2018-03-25 / Insight

Want better sleep? Try an app

BY ANDREW DIETDERICH
810-452-2609 • adietderich@mihomepaper.com


The Calm app The Calm app LAPEER COUNTY — From fighting off common colds to staving off food cravings, reducing the risk of obesity and diabetes, and more, myriad studies and reports document the connection between quality sleep and health.

The answer to getting a good night’s sleep could very well be in your own hands — literally.

That’s because a number of smartphone apps are designed for sleep, from helping people knock off to monitoring and analyzing sleep habits to waking a person at an optimal time.

The County Press has compiled a list of some popular choices:

• The app simply called Calm is focused on mindfulness and meditation — two things that can help a person sleep better. Calm offers guided meditation sessions that are available in varying lengths. They cover topics ranging from calming anxiety to deep sleep. Other features of the Calm app include breathing exercises to help you relax and another called “Sleep


The Sleep Tracker app The Sleep Tracker app Stories.” The popular app (currently ranked no. 4 in the App

Store’s Health and Fitness category) is free and available for iOS and Android.

• Sleep Tracker by

Sleepmatic currently ranks in Apple’s

App Store on the list of “top paid” apps

(no. 13 in the Health &

Fitness category).

Used in combination with an Apple

Watch, it’s as simple as wearing it to bed — no elaborate set up required.

Sleep Tracker keeps track of your heart rate, number of hours slept, average heart rate, and more. A report is generated on your iPhone when you wake, and you can view past reports to identify trends that could be used to help improve sleep. The app is $1.99 in the App Store (not available for Android or Windows).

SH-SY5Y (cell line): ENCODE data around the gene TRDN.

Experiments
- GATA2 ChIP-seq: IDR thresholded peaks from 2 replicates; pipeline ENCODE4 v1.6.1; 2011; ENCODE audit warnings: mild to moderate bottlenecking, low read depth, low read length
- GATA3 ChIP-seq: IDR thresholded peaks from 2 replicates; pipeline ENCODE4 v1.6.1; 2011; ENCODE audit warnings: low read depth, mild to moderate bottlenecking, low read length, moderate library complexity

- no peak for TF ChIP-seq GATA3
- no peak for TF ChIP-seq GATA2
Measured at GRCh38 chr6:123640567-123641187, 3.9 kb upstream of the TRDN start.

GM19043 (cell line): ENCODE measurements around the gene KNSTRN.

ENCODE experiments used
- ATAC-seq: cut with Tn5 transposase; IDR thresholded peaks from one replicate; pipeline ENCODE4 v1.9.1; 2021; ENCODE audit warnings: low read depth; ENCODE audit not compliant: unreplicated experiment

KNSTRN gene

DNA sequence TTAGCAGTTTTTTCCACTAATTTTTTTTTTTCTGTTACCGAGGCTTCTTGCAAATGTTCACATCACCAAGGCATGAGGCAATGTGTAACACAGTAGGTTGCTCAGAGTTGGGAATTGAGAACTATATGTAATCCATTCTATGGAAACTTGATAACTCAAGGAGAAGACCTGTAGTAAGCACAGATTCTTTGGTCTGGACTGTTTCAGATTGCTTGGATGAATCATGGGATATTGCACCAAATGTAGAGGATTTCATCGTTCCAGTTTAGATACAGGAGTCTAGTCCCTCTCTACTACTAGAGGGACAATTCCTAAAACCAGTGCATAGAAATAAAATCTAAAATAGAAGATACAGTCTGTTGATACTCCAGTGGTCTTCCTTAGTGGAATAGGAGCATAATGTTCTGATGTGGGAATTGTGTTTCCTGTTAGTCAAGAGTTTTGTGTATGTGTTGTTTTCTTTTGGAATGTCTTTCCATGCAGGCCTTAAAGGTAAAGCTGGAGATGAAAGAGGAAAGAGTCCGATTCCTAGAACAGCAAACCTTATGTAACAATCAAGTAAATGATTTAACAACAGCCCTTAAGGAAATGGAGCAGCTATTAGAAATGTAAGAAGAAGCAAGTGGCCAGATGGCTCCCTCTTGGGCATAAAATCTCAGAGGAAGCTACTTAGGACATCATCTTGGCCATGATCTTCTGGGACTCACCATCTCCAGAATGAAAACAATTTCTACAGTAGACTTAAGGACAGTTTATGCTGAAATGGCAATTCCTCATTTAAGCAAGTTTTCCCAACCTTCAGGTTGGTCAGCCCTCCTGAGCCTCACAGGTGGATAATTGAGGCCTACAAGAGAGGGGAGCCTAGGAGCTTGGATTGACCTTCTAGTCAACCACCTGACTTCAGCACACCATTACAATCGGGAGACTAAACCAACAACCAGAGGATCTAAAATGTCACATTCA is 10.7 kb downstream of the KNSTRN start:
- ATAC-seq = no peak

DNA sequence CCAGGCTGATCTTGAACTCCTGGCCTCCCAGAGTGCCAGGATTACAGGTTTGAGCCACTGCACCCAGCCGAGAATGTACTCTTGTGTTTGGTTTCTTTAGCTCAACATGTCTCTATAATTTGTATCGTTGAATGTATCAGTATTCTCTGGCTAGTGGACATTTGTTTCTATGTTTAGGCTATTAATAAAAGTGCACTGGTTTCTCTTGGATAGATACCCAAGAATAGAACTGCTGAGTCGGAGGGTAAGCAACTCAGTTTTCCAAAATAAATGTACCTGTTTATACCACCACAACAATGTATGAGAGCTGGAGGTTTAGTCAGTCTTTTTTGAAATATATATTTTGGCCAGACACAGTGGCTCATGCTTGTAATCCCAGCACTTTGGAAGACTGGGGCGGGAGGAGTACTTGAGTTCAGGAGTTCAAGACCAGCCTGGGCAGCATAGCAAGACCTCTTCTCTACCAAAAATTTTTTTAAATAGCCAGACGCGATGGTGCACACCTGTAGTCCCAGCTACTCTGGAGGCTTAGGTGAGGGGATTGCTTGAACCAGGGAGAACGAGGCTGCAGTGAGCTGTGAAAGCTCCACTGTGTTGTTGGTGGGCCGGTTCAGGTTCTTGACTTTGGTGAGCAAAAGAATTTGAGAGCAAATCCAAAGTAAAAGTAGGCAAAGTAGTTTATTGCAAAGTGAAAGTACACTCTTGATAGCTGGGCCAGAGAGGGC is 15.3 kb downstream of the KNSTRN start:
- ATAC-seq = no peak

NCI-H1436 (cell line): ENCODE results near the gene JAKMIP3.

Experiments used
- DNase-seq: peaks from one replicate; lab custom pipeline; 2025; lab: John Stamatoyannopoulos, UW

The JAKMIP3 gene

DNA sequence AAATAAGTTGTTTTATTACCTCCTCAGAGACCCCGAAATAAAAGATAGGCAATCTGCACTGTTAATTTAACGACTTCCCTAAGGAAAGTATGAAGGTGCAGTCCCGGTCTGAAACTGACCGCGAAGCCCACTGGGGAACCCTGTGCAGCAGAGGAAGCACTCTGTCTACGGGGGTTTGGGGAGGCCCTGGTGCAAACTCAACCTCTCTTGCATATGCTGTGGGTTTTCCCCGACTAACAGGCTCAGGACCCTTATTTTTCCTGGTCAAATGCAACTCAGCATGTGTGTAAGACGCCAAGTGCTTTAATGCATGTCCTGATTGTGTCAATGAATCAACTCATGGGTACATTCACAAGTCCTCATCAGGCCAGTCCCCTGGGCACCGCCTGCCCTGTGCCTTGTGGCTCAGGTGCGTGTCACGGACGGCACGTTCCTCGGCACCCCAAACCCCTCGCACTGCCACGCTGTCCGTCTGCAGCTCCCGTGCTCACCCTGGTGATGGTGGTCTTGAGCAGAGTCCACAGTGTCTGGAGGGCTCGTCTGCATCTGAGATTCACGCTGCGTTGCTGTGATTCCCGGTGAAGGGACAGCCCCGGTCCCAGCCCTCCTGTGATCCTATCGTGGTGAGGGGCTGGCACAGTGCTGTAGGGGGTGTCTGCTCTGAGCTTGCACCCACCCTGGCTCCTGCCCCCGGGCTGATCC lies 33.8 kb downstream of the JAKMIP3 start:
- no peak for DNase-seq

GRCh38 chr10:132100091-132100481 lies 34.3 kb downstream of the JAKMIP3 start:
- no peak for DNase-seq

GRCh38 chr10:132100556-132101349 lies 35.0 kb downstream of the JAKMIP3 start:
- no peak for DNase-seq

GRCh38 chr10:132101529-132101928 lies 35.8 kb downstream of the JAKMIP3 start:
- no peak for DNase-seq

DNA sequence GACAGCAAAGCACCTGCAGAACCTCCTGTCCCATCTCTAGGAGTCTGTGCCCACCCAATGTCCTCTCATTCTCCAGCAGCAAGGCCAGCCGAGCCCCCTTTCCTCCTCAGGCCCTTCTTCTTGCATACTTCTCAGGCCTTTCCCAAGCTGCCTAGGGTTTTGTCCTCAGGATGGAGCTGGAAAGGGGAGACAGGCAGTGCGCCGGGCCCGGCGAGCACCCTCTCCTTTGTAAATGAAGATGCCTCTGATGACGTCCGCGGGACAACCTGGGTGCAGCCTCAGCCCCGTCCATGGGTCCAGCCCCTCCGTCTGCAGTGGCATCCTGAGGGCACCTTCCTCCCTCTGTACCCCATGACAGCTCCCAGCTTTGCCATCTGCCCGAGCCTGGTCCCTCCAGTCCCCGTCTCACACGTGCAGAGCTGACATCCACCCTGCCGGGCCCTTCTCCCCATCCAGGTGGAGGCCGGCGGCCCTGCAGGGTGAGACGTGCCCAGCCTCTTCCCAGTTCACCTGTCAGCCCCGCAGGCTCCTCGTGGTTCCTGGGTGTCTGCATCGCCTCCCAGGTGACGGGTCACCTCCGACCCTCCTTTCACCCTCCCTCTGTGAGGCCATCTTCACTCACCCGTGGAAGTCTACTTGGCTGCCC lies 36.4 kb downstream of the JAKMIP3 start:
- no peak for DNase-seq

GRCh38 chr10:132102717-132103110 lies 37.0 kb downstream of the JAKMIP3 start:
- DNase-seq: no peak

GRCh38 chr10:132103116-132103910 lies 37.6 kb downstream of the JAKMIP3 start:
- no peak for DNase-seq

• Sleep Watch by Bodymatter ranks just a couple spots down from Sleep Tracker in the App Store. It generally works the same. Simply wear your Apple Watch to bed and get regular reports on stuff like total sleep time, total so-called “restful sleep time”, and sleep activity levels.

One especially cool feature of Sleep Watch is the “Sleeping Heart Rate Dip Tracking.” According to the developer, “studies among particular populations suggest that the more heart rate slows — or dips — during sleep compared to waking may be better for both overall and cardiovascular health in years to come.”

• Don’t worry if you don’t have an Apple Watch — you still can use your phone to track sleeping habits. Check out the app called Sleepbot

— available for both iOSand Android-based devices.

Start the app and set it next to you before going to sleep. The microphone and accelerometer in your phone do the rest. (Technically speaking, the accelerometer is the feature of your phone that detects movement.)

Sleepbot automatically shuts off when your alarm goes off, instantly generating a report on how you just slept. Best of all, it’s free for iOS and

Android.

• Last, you may also want to consider the Sleep Cycle alarm clock. Like Sleepbot, the Sleep Cycle app uses your smartphone’s microphone and accelerometer to track your sleeping activity or inactivity.

The intent of Sleep Cycle (also a free app) is not to generate a report, however. Instead the intent is to wake users when they are likely in the lightest phase of sleep. Doing so is supposed to help the user wake feeling more rested that if waking from a deep sleep.

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